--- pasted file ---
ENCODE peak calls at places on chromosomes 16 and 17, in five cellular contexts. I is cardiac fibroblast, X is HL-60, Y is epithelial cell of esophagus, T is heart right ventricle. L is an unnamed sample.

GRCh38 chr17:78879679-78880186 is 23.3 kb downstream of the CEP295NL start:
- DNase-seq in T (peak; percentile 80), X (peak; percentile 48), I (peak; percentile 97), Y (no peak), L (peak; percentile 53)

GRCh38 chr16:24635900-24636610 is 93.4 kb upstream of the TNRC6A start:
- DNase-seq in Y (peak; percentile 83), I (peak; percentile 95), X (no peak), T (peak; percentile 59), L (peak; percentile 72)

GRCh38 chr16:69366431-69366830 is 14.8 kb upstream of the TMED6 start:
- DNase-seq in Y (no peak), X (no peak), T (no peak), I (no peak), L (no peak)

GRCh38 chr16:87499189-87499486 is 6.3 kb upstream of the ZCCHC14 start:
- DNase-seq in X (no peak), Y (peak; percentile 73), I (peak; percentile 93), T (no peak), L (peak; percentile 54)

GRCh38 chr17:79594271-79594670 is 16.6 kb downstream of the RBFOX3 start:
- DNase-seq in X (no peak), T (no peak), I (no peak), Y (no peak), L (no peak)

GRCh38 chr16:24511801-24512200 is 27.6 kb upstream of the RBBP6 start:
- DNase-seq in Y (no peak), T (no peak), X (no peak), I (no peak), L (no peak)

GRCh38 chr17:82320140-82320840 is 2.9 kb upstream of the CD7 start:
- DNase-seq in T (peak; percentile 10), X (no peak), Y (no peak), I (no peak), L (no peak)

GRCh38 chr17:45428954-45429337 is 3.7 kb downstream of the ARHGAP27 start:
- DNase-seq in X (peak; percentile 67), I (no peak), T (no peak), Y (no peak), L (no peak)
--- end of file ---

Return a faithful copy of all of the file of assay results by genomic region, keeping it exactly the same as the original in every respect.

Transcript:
ENCODE peak calls at places on chromosomes 16 and 17, in five cellular contexts. I is cardiac fibroblast, X is HL-60, Y is epithelial cell of esophagus, T is heart right ventricle. L is an unnamed sample.

GRCh38 chr17:78879679-78880186 is 23.3 kb downstream of the CEP295NL start:
- DNase-seq in T (peak; percentile 80), X (peak; percentile 48), I (peak; percentile 97), Y (no peak), L (peak; percentile 53)

GRCh38 chr16:24635900-24636610 is 93.4 kb upstream of the TNRC6A start:
- DNase-seq in Y (peak; percentile 83), I (peak; percentile 95), X (no peak), T (peak; percentile 59), L (peak; percentile 72)

GRCh38 chr16:69366431-69366830 is 14.8 kb upstream of the TMED6 start:
- DNase-seq in Y (no peak), X (no peak), T (no peak), I (no peak), L (no peak)

GRCh38 chr16:87499189-87499486 is 6.3 kb upstream of the ZCCHC14 start:
- DNase-seq in X (no peak), Y (peak; percentile 73), I (peak; percentile 93), T (no peak), L (peak; percentile 54)

GRCh38 chr17:79594271-79594670 is 16.6 kb downstream of the RBFOX3 start:
- DNase-seq in X (no peak), T (no peak), I (no peak), Y (no peak), L (no peak)

GRCh38 chr16:24511801-24512200 is 27.6 kb upstream of the RBBP6 start:
- DNase-seq in Y (no peak), T (no peak), X (no peak), I (no peak), L (no peak)

GRCh38 chr17:82320140-82320840 is 2.9 kb upstream of the CD7 start:
- DNase-seq in T (peak; percentile 10), X (no peak), Y (no peak), I (no peak), L (no peak)

GRCh38 chr17:45428954-45429337 is 3.7 kb downstream of the ARHGAP27 start:
- DNase-seq in X (peak; percentile 67), I (no peak), T (no peak), Y (no peak), L (no peak)